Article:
June’s next stop is southern Sudan, which she reaches by flying in with UNICEF. Sudan has been ravaged by a 30+ year war between the Islamic government in the north and the Christian tribes of the south. However, locals say that it’s oil, not religion, which is fueling the conflict. All the oil fields are in the south, you see, but it’s the north which receives all the revenue. The government doesn’t differentiate between rebels and civilians; if you live in the south, you’re considered a rebel and will be killed at the first opportunity. The only medical aid received in the south comes from UNICEF, and only when the area is deemed “stable.” These people have no schools, unsurprisingly. The children meet under a tree, learning how to read from small booklets and using a crude blackboard. All of them want to be either pilots, doctors, or teachers, because these are the only people outside of their community who they interact with. However, the future doesn’t look very bright for them, because as intelligent as they are, their government will do all it can to suppress them.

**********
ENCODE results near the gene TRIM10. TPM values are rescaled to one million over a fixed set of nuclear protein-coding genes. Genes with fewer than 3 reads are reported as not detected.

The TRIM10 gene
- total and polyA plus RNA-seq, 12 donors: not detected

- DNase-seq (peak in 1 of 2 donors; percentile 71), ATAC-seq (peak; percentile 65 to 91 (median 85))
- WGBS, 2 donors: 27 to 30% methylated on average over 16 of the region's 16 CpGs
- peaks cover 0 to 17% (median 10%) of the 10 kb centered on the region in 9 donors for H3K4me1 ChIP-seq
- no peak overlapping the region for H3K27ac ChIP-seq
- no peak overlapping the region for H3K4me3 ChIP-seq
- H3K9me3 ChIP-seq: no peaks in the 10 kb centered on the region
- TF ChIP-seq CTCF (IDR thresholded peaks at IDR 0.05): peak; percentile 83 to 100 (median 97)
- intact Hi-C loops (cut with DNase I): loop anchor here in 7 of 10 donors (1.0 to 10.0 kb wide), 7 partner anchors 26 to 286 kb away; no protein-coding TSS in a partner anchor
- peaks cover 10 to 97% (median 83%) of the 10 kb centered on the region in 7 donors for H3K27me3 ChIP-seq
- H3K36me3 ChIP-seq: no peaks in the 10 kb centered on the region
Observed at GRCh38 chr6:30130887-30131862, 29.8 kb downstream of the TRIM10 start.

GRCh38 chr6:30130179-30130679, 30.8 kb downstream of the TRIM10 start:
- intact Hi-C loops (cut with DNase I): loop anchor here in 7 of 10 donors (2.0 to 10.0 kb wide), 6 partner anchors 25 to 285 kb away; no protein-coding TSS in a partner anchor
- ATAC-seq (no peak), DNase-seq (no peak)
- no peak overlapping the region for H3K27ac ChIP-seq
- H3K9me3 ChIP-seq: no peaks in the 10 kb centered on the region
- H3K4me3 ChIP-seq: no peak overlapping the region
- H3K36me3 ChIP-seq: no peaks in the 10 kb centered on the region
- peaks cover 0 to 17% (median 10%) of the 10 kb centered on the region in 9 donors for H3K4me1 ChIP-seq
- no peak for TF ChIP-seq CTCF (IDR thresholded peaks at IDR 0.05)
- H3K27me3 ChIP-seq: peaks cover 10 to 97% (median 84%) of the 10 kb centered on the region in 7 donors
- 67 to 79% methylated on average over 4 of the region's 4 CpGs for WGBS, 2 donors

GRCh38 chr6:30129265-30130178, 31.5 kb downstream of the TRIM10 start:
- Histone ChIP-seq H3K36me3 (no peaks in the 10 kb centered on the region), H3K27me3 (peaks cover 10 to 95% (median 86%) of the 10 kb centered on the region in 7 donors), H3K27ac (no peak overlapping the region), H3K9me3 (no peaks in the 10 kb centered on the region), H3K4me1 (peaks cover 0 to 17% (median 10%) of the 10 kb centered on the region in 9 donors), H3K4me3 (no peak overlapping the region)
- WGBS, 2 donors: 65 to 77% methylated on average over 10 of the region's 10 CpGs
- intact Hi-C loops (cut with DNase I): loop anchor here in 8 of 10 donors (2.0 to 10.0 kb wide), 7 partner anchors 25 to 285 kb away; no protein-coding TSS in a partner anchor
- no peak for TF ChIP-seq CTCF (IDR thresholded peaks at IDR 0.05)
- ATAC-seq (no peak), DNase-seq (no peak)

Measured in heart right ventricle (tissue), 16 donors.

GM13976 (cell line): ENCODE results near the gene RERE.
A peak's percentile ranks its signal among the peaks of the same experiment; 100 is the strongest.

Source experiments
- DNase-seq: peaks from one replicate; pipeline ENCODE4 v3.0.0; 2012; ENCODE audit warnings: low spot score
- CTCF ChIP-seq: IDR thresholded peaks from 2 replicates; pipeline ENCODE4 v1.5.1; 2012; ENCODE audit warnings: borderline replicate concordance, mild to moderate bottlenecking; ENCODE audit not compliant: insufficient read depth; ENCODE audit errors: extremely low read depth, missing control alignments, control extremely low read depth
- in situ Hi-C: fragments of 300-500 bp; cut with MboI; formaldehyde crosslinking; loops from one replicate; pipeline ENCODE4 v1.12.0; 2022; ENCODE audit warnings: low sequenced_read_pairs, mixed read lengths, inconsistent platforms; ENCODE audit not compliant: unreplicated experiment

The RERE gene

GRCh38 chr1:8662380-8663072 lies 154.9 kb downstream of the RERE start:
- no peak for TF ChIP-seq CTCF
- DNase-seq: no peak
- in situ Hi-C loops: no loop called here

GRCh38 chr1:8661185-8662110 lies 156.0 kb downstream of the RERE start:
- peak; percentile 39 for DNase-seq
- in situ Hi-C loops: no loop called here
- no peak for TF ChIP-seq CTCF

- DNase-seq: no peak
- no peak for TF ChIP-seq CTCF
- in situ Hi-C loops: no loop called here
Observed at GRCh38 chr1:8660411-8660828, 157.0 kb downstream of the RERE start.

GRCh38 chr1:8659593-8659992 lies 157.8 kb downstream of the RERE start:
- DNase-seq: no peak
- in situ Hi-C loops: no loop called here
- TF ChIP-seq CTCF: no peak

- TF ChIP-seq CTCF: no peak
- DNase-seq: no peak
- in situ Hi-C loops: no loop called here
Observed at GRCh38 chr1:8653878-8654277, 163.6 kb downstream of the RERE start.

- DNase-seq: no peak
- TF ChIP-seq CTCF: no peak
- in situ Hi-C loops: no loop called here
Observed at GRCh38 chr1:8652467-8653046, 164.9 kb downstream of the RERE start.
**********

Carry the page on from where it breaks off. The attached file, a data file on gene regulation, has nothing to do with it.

Her third stop is the Congo, which she reaches with the aid of UN peacekeepers. The peacekeepers arrived in June 2003, officially stopping the violence which had killed over 4.5 million civilians in the previous 5 years. However, conflict still exists in some parts of the country. June goes to the Internally Displaced People’s camp, where over 13,000 war refugees live. Within the first five minutes, a man threatens to slit her throat and eat her flesh, but then she finds more friendly people. They live like animals, with dirty water, an inconsistent food supply, and ragged tents which barely pass for shelter and provide no protection from the cold night air. All while the government officials who caused this ride about in limousines and are treated like celebrities when they visit other countries. June then goes to see a gold mine. She has to wear a helmet and bullet proof vest during the drive because of the lawless gangs roaming the countryside. While at the mine, she meets a young boy who saw his parents killed by the militia and survived a machete attack himself. The scars are clearly visible and the trauma has rendered him mute. The only thing that makes him smile is seeing birds fly.